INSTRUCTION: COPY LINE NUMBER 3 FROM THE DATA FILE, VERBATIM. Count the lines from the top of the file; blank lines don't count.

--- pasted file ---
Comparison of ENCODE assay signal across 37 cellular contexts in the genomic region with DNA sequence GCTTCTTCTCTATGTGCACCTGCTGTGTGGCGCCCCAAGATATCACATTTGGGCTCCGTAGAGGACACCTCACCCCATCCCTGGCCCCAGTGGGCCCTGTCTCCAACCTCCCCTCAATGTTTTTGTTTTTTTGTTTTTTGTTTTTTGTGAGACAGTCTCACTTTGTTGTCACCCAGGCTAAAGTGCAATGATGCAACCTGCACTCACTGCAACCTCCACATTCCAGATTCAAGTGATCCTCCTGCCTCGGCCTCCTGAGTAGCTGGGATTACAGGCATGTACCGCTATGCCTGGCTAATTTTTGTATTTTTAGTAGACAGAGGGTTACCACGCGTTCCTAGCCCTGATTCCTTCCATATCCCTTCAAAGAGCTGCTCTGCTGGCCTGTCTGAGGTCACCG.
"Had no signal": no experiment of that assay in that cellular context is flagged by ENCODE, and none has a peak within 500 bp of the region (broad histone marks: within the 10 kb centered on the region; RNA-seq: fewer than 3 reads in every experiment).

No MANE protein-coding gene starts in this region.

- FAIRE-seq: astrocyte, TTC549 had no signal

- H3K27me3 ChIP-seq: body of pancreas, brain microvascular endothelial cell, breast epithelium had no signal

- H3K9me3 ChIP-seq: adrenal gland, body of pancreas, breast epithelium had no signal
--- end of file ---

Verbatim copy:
No MANE protein-coding gene starts in this region.